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Students coming from other entry profiles, to which the Academic Committee indicates the need of complementary training, will take on the doctoral programme’s first year, up to 20 credits on the following training complements offered in the Master’s Degree of Ethics and Democracy at the Universitat de València and the Universitat Jaume I in Castellón:


Subjects:


Subject: 42994 Citizenship and Democracy Theories (5 credits)

Contents

-Towards a proper concept of citizenship
-Republican traditions.
-Liberal traditions.
-Community traditions.
-Dimensions of citizenship
Are animals members of the political community?
-Democracy models
Configuration of a democratic citizenship.

Learning results:

At the end of the teaching-learning process, the student will be able to:
-Reflect from a deep knowledge on the traits of a democratic citizenship and on the ways of political organization which have been offered since diverse philosophical traditions; specially, the democratic one.
-Develop competences to implement such traits in daily life.

Subject: 42996 Ethics, Rhetoric and Politics (5 Credits)

Contents:

-Essential elements on Aristotle’s speech on Rhetoric.
-Ethics and Rhetoric: deliberation, prudence and virtue.
-Ethics and political philosophy: men and citizen
-Hobbes and his breakdown with the rhetoric model: its consequences.
-Rousseau and the democratic cense as the cornerstone of morality.
-Development of consensus theories.
- The ‘nouvelle rhétorique’: moral philosophy’ and literature’s approach.

Learning results:

At the end of the teaching-learning process, the student will be able to:
-Reflect on the nature and sense of moral philosophy, specially of important notions of its history such as ‘character’, ‘emotion’, persuasion ‘argumentation’, ‘reasons’, ‘prudence’, etc., all of them in deep relation with rhetoric.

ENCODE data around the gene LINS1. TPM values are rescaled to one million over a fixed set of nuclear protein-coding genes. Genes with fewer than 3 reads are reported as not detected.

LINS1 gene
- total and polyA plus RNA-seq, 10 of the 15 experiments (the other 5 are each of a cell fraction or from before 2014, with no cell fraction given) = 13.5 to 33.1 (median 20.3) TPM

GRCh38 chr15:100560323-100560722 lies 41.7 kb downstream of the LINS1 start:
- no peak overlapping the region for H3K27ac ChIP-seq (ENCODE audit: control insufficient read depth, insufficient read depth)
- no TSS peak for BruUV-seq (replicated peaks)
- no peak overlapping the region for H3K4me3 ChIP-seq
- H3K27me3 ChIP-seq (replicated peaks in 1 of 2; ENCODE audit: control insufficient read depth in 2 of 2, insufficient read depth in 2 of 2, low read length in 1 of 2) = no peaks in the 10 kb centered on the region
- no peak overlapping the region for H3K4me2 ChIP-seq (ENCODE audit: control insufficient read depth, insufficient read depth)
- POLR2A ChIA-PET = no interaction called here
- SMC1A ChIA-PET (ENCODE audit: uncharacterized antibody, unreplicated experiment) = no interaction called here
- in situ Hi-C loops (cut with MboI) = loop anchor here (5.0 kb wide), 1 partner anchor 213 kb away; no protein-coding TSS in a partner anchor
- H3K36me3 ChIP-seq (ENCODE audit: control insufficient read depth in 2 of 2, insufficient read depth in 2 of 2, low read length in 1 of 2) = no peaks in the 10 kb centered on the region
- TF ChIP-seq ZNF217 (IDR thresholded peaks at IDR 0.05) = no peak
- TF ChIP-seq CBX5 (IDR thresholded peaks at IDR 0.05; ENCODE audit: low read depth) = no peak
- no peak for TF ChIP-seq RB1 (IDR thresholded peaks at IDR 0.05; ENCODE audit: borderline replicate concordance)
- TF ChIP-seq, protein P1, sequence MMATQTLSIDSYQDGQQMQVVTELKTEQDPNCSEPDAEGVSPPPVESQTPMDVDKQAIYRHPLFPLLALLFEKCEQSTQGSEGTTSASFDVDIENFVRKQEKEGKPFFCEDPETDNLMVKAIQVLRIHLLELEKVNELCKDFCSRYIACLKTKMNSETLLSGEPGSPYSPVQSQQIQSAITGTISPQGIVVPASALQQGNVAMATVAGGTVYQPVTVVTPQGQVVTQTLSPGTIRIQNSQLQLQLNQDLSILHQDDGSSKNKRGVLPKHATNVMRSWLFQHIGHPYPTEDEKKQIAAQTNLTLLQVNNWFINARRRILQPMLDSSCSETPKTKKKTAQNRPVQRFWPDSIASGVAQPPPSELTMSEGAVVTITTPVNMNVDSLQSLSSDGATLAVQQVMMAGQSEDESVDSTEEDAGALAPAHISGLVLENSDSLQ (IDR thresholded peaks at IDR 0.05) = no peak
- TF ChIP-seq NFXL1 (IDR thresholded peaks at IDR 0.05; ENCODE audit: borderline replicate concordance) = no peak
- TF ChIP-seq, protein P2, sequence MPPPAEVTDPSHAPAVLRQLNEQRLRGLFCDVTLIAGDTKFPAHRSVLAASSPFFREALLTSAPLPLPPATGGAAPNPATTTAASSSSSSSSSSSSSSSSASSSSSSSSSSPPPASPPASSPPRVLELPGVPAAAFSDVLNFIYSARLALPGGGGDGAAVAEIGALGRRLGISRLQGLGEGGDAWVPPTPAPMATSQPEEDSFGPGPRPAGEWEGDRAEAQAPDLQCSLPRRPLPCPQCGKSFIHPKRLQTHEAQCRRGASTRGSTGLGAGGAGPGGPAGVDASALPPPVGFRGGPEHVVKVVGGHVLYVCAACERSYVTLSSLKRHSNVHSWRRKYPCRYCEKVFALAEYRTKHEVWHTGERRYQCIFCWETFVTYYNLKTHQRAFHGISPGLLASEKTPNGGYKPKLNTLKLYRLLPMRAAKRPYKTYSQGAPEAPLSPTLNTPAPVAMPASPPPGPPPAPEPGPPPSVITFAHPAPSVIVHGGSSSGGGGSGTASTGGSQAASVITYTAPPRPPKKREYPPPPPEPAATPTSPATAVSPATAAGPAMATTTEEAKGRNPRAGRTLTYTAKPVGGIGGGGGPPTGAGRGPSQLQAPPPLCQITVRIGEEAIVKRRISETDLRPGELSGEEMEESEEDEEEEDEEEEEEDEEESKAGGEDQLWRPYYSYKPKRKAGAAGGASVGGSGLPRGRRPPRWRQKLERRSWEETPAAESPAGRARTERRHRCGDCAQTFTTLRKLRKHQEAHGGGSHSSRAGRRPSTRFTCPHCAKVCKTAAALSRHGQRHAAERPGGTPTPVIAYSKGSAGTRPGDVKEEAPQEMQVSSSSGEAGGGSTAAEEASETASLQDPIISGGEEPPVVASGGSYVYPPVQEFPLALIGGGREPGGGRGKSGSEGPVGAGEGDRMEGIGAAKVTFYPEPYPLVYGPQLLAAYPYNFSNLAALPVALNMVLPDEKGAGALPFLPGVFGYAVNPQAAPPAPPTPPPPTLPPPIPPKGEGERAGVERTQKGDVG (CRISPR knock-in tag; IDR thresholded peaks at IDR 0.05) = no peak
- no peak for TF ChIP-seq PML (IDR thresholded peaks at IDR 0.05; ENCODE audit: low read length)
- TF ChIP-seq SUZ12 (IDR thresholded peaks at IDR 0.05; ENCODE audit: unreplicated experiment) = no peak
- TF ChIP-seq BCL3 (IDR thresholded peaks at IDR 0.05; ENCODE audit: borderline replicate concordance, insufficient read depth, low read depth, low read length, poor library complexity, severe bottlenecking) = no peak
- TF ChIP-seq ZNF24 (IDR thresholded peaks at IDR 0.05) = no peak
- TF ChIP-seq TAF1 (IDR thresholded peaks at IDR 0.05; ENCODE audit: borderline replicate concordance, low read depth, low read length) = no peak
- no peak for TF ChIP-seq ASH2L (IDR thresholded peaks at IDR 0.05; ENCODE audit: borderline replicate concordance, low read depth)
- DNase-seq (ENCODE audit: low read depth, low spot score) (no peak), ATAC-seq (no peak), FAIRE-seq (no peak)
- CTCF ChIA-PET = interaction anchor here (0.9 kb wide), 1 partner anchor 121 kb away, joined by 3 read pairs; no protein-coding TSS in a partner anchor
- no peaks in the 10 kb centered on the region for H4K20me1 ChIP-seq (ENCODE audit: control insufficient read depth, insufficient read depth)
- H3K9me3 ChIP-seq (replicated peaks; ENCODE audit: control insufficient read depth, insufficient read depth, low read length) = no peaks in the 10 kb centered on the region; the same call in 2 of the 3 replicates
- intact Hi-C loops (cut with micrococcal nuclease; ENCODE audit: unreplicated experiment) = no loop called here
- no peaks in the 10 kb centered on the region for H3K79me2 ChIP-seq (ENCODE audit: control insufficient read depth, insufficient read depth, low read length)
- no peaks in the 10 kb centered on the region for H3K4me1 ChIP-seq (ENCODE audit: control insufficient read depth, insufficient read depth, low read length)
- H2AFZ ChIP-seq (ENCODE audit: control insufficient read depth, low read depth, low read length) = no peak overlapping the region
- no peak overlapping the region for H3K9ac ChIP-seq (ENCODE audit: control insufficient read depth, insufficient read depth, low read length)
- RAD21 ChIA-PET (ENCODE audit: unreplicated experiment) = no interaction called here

Understanding the special relationship between moral philosophy, rhetoric and literature and promote its cultivation.

Subject: 42995 Critical Hermeneutics: from Nietzsche to Ortega y Gasset (5 credits)

Contents:

-Institutionalization of the unnatural habitat
-Men’s degeneration to an ‘animal herd’ or ‘Mass Man’
-Trasvaluation of values: ‘the great politics’
-The superman metaphor
-The last man and the limits of liberal democracy

Learning results:

At the end of the teaching-learning process, the student will be able to:
-Deepen in one of the most relevant topics in ethics and political philosophy, the philosophical method which opens up contemporary hermeneutics.
-Know hermeneutics’ decisive transformation of practical philosophy and its contribution to a substantive and experiential modernity.
-Reflect on whether Western culture has succeeded or failed, if a historical progress has taken place and what type of human being is behind the processes of modernisation.
-Investigate, applying an hermeneutic perspective, if liberal democracy is satisfactory, which values make it possible and which are the limits of the current political and economic system.

Subject: 42997 Cosmopolitan Citizenship and Human Development(5 Credits)

Contents:

-Republican communitarism, cosmopolitan citizenship and human development.
-Limits of individualism.
-Political participation models.-The idea of citizenship
-Antagonist deliberative democracy.
-Influence of resource inequality in the deliberative process.

Learning results:

After the teaching-learning process, the student will be able to:
-Elucidate whether republican communitarism and deliberative models of political life are capable of overcoming obstacles and feebleness of current liberal procedures.
-Deliberate on the ordinary-life changes needed for a successful human development.
Analyse the phenomenon of ‘Reason of State’ from a genetic and critical perspective.
-History-critically rebuild interpretations on the “Reason of State” doctrine.
-Reflect on the justification or justifications that from different fields (ethical, political and legal) can be argued on the existence or persistence of the “Reason of State” in democratic societies.
-Fundament human rights in human dignity and higher values.

Subject: 43000 Critical Theory and Habermas: ethics, politics and economics (5 Credits)

Contents:

-Critical Theory since the Frankfurt School
-Structure of practical reason: ethics, politics and economy
-Development of Haberma’s work: the pragmatic turn
-Democracy models: deliberative democracy
-The concept of civil society: global civil society
-A radical model of civil society.